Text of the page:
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Multiple IP addresses on Amazon EC2Pieter de Bie09 July 2012 13:00:00 GMT201207091300Last week, Amazon announced support for multiple IP’s for instances inside a VPC. This can be useful in many situations where a single IP for a machine is not enough. One example is SSL endpoints, which can only pass on certificates based on the IP listened on, and don’t work on hostname, for example.HaskellEngineering
Erik's talk at Functional Programming eXchange 2012Sander Koppelaar02 Apr 2012 09:00:00 GMT201204020900On the 16th of March, Skills Matter organized the Third Functional Programming eXchange, an annual Functional Programming conference. A day of talks, open-space discussions and brainstorming on Functional Programming. Third speaker on the agenda was our own Erik Hesselink.HaskellEngineeringJavascript
A RESTful API with automatically generated bindingsBram Schuur09 Feb 2012 09:00:00 GMT201202090900Silk is mainly built on two languages: Haskell and Javascript. We use Haskell for our back-end to get a stable, type-checked core and Javascript to bring the content to our users. While both these languages are high-level programming languages, the communication via the web forces us to write much lower-level HTTP requests and marshaling code.  At Silk, we make an effort to avoid writing low-level code manually.HaskellEngineeringJavascriptRuby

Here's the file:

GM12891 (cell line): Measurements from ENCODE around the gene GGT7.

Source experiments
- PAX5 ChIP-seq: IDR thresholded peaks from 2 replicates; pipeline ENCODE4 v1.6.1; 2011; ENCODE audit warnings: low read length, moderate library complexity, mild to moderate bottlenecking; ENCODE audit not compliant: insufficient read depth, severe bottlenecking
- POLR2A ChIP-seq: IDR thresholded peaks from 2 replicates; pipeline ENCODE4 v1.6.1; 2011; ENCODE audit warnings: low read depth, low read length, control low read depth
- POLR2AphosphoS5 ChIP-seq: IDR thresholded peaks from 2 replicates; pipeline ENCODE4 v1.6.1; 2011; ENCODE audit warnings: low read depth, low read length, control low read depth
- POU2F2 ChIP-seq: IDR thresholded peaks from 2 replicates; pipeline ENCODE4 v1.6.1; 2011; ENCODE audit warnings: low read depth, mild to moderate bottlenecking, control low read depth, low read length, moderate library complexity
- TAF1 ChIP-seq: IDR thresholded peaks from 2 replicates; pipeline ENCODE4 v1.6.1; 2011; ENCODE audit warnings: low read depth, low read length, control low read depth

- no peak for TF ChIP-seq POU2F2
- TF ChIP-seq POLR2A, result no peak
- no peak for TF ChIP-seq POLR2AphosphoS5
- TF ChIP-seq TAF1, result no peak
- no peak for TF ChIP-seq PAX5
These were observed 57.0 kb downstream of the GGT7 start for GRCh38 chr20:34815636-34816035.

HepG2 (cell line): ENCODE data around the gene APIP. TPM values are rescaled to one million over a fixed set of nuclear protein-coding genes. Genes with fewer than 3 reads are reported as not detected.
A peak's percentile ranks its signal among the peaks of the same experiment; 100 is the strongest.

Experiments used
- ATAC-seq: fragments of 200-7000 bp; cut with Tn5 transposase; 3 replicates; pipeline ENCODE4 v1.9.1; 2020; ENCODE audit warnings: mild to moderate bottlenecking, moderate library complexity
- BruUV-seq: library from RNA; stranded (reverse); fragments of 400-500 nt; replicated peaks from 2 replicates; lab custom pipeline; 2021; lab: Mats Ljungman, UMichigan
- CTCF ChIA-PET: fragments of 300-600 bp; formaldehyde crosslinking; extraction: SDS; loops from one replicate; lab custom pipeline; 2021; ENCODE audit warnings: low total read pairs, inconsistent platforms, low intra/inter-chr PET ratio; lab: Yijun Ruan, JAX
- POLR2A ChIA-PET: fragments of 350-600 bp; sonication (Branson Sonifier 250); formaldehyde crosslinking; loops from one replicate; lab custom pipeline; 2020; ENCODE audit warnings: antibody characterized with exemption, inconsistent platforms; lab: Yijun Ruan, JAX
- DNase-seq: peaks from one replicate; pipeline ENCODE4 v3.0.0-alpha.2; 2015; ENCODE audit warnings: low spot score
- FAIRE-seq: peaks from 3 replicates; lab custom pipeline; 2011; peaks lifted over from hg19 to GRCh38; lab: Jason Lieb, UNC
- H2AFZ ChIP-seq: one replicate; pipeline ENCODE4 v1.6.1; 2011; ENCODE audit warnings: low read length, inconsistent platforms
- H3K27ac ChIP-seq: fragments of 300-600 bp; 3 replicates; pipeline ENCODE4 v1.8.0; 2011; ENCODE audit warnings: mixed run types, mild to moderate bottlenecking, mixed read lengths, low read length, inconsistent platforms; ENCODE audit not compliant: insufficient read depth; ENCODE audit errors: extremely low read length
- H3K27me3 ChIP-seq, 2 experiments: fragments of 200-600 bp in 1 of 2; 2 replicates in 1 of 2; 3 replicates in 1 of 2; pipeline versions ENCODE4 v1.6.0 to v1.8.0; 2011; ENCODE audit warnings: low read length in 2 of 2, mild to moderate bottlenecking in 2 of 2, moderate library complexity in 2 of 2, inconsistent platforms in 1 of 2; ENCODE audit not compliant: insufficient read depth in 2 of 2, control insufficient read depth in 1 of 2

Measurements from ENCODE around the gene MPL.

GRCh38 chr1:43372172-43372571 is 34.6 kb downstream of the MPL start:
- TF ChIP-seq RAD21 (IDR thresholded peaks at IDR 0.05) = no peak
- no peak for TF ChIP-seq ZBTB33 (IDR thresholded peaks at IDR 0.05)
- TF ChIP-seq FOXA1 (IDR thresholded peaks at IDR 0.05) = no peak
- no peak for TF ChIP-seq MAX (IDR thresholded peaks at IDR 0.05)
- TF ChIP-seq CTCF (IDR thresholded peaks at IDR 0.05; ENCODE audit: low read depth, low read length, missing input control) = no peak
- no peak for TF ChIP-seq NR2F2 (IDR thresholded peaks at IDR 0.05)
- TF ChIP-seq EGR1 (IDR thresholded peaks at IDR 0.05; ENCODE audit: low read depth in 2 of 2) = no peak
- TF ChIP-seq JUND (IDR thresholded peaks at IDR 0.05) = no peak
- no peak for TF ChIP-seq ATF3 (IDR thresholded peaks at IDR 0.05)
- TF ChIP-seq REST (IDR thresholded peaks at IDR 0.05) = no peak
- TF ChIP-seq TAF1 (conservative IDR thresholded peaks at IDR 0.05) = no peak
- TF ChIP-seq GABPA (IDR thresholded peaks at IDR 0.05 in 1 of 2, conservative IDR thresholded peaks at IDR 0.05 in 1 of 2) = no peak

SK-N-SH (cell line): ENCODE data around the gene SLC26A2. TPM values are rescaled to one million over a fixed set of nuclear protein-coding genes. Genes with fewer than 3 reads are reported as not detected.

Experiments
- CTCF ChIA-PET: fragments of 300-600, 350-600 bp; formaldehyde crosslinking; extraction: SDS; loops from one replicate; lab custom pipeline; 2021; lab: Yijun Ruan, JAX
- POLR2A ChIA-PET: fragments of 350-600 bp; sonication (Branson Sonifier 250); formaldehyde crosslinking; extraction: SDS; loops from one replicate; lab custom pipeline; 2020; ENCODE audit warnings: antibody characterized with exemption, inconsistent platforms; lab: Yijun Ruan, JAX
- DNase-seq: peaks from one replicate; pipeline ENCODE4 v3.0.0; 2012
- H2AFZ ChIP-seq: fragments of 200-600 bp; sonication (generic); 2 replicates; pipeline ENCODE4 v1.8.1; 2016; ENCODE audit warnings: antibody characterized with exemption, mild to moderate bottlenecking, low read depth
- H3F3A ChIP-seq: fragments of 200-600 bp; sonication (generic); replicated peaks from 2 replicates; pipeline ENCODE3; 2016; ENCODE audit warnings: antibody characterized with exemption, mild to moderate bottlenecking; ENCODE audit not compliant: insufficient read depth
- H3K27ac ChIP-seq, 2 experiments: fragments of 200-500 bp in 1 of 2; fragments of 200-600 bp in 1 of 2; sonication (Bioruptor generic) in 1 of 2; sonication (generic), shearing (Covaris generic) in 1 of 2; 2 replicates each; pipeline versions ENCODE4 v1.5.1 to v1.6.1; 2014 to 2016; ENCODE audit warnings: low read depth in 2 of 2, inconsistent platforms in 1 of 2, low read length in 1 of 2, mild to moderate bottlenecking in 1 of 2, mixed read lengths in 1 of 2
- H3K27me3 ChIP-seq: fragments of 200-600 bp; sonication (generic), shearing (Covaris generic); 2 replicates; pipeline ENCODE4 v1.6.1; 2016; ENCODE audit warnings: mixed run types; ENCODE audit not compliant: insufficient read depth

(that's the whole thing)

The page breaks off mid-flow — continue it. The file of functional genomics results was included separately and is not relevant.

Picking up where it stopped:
Writing a generic XML picklerErik Hesselink10 Nov 2009 09:00:00 GMT200911100900Sebas explained that we use so-called XML picklers to convert Haskell data types to XML. Since these picklers have a regular structure, we don’t write them by hand, but derive them automatically using generic programming techniques. In this post, I’ll explain how our generic XML pickler works.HaskellEngineering
Haskell data types and XMLSebastiaan Visser24 Sep 2009 09:00:00 GMT200909240900Here at typlab it wasn’t evident from the beginning what would be the best choice for a storage back-end. We knew that we were about to build a web based editor and would be dealing with a lot of HTML5 documents with lots of meta data. After some careful consideration we decided to go for an XML database. More specifically, the Berkeley XML Database, lovingly called DBXML by its authors. HaskellEngineering
Why we use HaskellErik Hesselink22 Sep 2009 09:00:00 GMT200909220900As a newly started company, we have a lot of technical decisions to make. One of the important ones is the choice of a programming language. Since we’re building a web application, this goes for both the client (i.e. the web browser) and the server. EngineeringHaskell